Medication is often prescribed as the first line of treatment as it reduces the intensity of symptoms. It’s always best to speak to a medical professional, such as a doctor or psychiatrist, about whether medication is a good choice for you. It doesn’t address the underlying cause of depression so having some form of psychological intervention in combination with medication is generally recommended.
Your lifestyle is another important factor to consider when it comes to recovery from depression. Here are a few areas to consider:
Connecting with others
Speaking to loved ones and spending quality time with them is really helpful in reducing symptoms of depression as well as preventing depressive episodes. If you find socializing difficult, it might be useful to start small like texting or calling a family member or friend and then building up to meeting in person.
Exercise releases feel-good hormones (endorphins), gets the body moving, and gives you a sense of achievement.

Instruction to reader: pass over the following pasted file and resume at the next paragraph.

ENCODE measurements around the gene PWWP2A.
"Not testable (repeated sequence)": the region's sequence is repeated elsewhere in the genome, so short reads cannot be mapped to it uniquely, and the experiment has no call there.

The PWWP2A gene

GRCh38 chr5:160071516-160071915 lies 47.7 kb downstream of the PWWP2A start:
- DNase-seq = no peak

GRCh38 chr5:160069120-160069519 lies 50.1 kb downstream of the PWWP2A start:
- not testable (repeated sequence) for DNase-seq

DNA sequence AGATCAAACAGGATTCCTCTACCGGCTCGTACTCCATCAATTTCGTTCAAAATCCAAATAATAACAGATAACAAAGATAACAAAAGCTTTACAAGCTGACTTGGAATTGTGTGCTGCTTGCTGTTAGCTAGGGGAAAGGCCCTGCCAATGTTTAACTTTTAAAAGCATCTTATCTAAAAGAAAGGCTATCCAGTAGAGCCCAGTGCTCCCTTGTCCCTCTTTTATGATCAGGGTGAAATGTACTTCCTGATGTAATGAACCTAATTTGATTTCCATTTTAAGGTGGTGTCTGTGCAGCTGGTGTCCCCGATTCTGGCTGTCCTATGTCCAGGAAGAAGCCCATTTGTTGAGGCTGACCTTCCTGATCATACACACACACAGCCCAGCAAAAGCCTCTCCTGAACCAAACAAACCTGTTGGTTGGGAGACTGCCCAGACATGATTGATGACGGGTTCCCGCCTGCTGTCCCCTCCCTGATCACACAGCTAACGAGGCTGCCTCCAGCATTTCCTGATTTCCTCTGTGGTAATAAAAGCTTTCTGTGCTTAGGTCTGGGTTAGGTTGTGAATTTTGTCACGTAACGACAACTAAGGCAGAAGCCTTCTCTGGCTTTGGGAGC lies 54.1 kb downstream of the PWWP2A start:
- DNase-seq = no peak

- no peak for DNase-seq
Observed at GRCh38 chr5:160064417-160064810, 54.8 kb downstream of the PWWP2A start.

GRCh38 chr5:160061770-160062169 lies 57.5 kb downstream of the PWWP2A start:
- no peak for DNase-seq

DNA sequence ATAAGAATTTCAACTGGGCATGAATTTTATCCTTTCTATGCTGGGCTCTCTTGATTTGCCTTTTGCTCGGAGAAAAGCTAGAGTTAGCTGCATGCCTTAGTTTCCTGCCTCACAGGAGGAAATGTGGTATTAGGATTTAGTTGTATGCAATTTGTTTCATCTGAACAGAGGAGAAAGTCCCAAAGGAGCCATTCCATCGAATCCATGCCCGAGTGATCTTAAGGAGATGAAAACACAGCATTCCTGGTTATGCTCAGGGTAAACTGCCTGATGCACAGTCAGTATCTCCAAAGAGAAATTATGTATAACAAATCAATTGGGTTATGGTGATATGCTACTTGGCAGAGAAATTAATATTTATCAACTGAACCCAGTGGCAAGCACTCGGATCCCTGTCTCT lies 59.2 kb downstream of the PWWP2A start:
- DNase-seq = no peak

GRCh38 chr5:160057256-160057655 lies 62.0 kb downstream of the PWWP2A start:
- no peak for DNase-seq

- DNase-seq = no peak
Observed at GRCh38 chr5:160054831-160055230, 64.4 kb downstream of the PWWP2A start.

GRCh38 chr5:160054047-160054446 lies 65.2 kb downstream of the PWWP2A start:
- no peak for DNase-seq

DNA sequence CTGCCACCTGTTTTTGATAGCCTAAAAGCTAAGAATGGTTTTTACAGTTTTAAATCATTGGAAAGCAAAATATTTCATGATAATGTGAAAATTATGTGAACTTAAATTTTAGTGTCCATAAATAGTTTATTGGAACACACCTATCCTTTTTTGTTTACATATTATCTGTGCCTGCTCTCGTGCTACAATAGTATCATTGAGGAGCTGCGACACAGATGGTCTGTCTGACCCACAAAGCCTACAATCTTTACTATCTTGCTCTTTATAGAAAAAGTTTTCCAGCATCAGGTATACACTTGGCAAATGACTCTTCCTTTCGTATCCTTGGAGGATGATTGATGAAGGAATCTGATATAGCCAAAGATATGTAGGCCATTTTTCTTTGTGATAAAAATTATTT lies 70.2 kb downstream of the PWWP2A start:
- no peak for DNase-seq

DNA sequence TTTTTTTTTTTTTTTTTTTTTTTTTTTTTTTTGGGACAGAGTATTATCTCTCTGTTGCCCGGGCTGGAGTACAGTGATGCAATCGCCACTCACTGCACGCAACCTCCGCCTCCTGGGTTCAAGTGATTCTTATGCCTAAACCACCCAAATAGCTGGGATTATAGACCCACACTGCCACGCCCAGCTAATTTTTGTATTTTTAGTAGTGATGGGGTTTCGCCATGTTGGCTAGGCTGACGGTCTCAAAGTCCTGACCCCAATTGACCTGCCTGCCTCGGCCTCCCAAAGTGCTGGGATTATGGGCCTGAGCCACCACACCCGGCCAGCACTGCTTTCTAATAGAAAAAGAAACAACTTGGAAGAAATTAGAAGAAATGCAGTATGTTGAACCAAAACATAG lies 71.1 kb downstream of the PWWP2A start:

Becoming more focused on the present moment can help to get you out of your head and stop ruminating about the past and worrying about the future. Find out more here.
Eating a healthy, balanced diet may make you feel physically better. This can have a significant impact on your mental health. It’s not clear what diet is best for treating depression, but eating a lot of fast food & processed foods has been linked to a higher risk of depression. Speak to a nutritionist or a trained professional to find out how you might be able to improve your diet.
Getting a good night’s sleep helps with depression but depression affects sleep – so what should you do? Start off by examining your bedtime and sleeping habits and then implement something called ‘sleep hygiene’.
Note: speak to your healthcare provider before trying supplements such as melatonin as it isn’t suitable for everyone